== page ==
By Jug Suraiya
As global aviation limps back to normal after being rudely interrupted by an erupting volcano, stories pour in about people who were stranded, far from home, by Eyjafjallajokull blowing its stack. While some of these stories are about travellers exploited by unscrupulous hoteliers and others who took advantage of the situation, many more are about the kindness that people often show to strangers. Having briefly been refugees ourselves, many years ago, Bunny and I can attest to this kindness of strangers.
In 1973, Bunny and i were on a six-week tour of Western Europe. Our travel bible was Arthur Frommer's Europe on Five Dollars a Day, and we were going to stick to that budget, despite friends and family repeatedly telling us it couldn't be done. We were determined to prove them wrong. And we almost did.
We travelled by coach and train, through France, Italy, Switzerland, Austria. Our last destination in Europe was Munich, from where we were to take a Syrian Arab Airline flight to Delhi. The two one-way cut-price tickets had been bought in London.
To keep within our budget we often skipped meals: a missed lunch paid for admission to an art gallery or museum. Food could come later; Picasso, or Rembrandt, couldn't. By the time we reached Munich, both of us were half-starved. And in Munich a bombshell awaited us. Unknown to us on our travels, an Arab-Israeli war had taken place, as sudden, swift and fierce as a desert storm. Syrian Airlines' entire fleet of three planes had been damaged or was ferrying wounded Arab troops back from the front. As the airline was not an IATA member, no other carrier would fly us. In Munich we demanded a refund on our tickets. We were told we'd have to go to London for the refund. Our family in India wanted to pay our airfare home, but RBI rules wouldn't permit it.
Money fast running out, we were stuck in Munich, one of the most costly cities in the world. We lived on a diet of rejected supermarket chocolate, the cheapest food available. Eventually, all our money exhausted, we had to go to the Indian consulate and apply for repatriation. Declaring ourselves destitute we had our passports defaced in front of us and were issued one-time travel warrants, normally reserved for escorted criminals. Air India flew us to Delhi. At the airport i wanted to kneel and kiss the ground. We were home. But one memory of Munich we'll never forget.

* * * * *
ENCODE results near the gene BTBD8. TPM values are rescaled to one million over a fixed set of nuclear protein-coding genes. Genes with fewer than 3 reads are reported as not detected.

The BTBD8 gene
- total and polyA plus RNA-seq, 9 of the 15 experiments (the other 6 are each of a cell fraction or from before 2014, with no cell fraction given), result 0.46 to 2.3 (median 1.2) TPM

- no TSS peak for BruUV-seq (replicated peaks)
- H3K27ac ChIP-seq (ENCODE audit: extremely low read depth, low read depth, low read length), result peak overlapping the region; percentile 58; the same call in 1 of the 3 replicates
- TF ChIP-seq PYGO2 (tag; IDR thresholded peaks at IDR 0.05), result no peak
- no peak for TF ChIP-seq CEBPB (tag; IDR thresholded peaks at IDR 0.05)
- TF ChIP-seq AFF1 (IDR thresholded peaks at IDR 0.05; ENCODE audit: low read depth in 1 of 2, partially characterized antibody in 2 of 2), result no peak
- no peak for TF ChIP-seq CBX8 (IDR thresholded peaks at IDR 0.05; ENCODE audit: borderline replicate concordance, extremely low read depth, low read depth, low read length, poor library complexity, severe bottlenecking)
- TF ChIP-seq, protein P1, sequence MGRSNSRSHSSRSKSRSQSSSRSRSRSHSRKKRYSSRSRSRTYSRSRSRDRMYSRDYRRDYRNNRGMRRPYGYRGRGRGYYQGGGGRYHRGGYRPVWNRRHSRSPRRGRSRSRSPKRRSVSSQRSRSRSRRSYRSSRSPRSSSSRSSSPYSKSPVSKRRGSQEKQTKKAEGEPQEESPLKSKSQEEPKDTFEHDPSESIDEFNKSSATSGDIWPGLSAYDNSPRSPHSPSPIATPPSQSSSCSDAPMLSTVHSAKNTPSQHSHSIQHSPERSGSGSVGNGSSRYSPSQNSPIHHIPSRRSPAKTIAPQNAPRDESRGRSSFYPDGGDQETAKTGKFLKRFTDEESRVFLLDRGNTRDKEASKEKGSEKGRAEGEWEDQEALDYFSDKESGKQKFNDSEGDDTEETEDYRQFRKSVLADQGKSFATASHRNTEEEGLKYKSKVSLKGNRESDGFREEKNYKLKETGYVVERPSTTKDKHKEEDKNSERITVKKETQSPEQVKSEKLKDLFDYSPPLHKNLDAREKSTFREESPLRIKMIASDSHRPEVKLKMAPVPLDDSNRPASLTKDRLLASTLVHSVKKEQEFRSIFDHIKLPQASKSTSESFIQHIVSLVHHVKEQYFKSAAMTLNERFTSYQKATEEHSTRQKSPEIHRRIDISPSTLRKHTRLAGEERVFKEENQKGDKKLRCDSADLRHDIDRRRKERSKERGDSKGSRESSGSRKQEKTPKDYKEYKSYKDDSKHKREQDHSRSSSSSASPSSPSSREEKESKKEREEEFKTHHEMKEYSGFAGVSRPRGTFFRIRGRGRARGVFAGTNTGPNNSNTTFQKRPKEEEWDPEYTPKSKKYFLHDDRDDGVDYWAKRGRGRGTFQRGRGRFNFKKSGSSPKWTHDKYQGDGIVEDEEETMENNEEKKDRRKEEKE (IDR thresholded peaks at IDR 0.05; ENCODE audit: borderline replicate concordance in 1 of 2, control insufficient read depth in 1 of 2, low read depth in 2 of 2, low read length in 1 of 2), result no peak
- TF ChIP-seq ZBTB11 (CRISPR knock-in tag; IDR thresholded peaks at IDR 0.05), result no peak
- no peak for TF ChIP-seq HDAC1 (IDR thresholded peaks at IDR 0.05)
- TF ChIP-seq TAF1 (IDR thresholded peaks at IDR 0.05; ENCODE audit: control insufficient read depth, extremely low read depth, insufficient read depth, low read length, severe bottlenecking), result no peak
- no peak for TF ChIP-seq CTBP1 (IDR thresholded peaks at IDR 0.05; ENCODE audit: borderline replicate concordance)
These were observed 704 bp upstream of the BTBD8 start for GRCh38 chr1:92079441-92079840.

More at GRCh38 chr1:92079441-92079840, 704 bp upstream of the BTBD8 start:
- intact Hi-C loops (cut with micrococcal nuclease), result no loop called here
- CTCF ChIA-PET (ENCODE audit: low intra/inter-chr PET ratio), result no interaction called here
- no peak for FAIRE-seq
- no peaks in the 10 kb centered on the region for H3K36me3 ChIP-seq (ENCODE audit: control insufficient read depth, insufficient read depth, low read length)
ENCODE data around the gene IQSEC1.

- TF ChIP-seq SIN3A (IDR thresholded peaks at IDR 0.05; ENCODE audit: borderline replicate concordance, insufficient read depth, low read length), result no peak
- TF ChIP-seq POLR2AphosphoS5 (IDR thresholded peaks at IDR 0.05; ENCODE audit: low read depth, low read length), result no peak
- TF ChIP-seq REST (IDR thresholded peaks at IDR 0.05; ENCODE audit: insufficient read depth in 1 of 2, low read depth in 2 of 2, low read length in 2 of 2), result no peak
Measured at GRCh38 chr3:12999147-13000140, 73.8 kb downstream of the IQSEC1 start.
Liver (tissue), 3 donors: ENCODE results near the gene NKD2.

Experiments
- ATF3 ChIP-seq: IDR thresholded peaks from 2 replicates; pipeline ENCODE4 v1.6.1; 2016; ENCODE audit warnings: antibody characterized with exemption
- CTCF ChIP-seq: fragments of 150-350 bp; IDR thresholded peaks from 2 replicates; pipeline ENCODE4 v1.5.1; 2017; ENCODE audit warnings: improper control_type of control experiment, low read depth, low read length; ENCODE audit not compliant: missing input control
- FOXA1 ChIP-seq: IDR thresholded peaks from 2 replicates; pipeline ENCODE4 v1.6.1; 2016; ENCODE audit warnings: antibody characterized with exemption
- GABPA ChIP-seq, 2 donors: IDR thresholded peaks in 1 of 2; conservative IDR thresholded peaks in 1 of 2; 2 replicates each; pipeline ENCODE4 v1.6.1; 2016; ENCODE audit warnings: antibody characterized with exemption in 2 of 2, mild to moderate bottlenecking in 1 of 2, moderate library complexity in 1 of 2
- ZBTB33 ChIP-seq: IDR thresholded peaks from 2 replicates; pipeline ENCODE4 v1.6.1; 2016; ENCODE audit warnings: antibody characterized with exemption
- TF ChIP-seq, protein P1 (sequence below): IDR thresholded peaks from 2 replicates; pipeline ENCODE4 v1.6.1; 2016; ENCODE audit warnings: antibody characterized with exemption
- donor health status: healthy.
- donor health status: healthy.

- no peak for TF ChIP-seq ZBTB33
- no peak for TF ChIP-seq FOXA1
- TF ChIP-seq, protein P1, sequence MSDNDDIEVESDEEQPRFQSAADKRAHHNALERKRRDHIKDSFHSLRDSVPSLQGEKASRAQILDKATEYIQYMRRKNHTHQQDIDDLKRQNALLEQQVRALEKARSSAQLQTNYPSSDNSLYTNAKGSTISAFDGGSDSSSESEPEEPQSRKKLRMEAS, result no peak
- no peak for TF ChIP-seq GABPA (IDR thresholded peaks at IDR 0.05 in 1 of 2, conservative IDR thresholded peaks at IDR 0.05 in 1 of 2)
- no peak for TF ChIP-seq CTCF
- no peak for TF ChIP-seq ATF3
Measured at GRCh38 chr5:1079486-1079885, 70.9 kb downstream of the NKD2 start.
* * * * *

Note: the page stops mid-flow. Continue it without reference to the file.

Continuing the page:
Waking past a street fair one day, Bunny had stopped before a woman selling toffee apples. The woman had smiled and held out two apples. Bunny had shaken her head, held up one finger; we could afford only one apple. The woman seemed to intuit our plight. She accepted money for one apple. Then she'd held out the second apple, indicating it was free. Bunny had hesitated. Hunger is bitter; pride is even more bitter to swallow: Bitte, the woman had said. Please. Please? Why had she made a plea for us to accept her gift? Because, by accepting the kindness of strangers, the recipient gives back the greater gift of trust? Bunny had taken the apple. And by doing so, had perhaps given back something in exchange. A belief in our common humanness, a mutual recognition that the person who receives is also a giver.
A simple thought to remember, particularly when we in India are -- at long last -- preparing to reach out to those of us who all their lives have known only hunger and poverty. Think of what they might be waiting to give us. Not gratitude, never that. But perhaps a mirror -- flat, hard and unsentimental -- in which we see ourselves, as we might have been, as we might be one day. The gift of ourselves for the price of a toffee apple? What better bargain in the world. But why does it take wars, or volcanoes, for us to find that out?
Source: The Times of India, New Delhi